Thursday, January 14, 2010
Yesterday was the third day at preschool that I worked with my new aide, Mary. She is an incredible teacher and a good person. When it was time for the other class to clear out and for our class to set up I did my usual flitting around and working on getting every area of the room set up at once. While I was working with paperwork and setting out name tags she got the whole rest of the room set up completely! I was so grateful that she had done this, it made it so nice to be able to relax and greet the kids, get the parents set up and actually see opportunities to interact with the children and parents.
Later that evening I went to Young Women's and we worked on time capsules that Kathy Sheffield had put together. We also are having New Beginnings next week and I don't have many assignments to prepare for it. It was actually a good day with lots of fun things to do and great people supporting me all around.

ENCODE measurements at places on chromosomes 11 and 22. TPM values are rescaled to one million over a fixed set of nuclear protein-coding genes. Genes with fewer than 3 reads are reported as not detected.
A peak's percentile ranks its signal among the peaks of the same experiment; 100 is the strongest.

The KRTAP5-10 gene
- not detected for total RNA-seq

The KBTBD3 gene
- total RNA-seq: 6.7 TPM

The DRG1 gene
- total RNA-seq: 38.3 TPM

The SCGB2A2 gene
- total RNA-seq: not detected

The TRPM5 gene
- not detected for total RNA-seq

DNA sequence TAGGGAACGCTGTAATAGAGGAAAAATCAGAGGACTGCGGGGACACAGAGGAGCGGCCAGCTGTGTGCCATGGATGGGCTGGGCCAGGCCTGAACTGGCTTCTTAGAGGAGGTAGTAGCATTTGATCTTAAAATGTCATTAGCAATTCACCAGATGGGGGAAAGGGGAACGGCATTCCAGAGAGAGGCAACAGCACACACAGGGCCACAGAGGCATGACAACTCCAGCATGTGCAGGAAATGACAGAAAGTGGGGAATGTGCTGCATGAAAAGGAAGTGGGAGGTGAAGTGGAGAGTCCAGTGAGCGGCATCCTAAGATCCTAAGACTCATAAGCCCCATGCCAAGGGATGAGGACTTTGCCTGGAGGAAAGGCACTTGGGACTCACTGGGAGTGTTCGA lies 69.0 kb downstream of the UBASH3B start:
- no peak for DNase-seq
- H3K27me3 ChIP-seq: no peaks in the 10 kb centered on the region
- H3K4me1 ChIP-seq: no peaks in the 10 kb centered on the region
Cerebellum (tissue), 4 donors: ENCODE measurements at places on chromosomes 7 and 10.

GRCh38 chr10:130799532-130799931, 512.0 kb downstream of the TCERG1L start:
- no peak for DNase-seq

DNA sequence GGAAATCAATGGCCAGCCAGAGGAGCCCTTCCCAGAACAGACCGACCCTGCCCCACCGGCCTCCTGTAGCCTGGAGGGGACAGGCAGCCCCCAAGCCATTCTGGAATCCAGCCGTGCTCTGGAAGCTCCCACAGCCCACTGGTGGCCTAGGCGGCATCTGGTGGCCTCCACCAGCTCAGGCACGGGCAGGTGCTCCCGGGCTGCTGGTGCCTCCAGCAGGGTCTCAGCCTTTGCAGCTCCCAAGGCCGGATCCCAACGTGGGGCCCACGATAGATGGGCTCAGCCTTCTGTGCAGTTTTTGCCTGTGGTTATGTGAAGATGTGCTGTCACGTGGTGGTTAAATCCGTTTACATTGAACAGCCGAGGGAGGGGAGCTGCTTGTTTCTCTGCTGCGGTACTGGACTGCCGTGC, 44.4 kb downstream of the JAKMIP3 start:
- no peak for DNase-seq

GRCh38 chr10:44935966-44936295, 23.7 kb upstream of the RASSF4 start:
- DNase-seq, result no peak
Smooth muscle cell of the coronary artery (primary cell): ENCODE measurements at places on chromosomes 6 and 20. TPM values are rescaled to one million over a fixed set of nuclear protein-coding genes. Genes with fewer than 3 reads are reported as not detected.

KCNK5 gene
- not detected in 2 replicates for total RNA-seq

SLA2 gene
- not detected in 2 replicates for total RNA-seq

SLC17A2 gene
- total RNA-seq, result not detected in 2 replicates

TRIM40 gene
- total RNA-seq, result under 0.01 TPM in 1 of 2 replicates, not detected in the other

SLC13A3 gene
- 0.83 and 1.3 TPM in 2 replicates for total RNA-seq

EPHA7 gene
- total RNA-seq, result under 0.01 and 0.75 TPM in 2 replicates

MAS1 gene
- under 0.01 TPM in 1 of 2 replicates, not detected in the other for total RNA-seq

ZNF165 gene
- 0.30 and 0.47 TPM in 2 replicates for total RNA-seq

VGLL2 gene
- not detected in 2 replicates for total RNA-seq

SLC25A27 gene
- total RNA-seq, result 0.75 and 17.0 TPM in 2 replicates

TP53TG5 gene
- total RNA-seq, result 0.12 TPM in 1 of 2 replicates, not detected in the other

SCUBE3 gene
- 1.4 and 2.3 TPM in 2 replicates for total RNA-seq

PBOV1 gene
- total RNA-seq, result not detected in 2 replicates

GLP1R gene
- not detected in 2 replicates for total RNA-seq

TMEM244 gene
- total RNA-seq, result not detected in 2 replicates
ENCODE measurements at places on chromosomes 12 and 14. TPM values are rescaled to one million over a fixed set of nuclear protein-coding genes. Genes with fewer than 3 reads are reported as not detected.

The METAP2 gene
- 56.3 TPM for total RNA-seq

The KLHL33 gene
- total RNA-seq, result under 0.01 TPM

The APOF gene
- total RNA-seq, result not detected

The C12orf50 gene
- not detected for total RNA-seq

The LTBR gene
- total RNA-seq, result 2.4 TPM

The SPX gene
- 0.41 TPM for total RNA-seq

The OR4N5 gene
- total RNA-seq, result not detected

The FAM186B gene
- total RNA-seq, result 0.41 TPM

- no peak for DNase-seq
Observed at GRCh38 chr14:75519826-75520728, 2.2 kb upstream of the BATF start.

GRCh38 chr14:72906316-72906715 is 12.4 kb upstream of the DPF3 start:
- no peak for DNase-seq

Well...................Later, just before I started to go to sleep I started to have a melt down. "I'm not enough!" "I am the teacher and Mary is the aide so I am the one that should be doing everything. They shouldn't pay me more than her if she is so good. Maybe I should share some of the money that they pay me with her. How can I be honest in my job if she is the organized one and the one who makes the room peaceful?" "Kathy Sheffield does everything! She is so creative and makes everything look nice. She finds great things at garage sales and always finds good deals. I just don't get how she can be so good and not know it." Blah Blah Blah.....I slept on it and I kept dreaming about being perfect and my quest to become perfect and my failure to achieve it.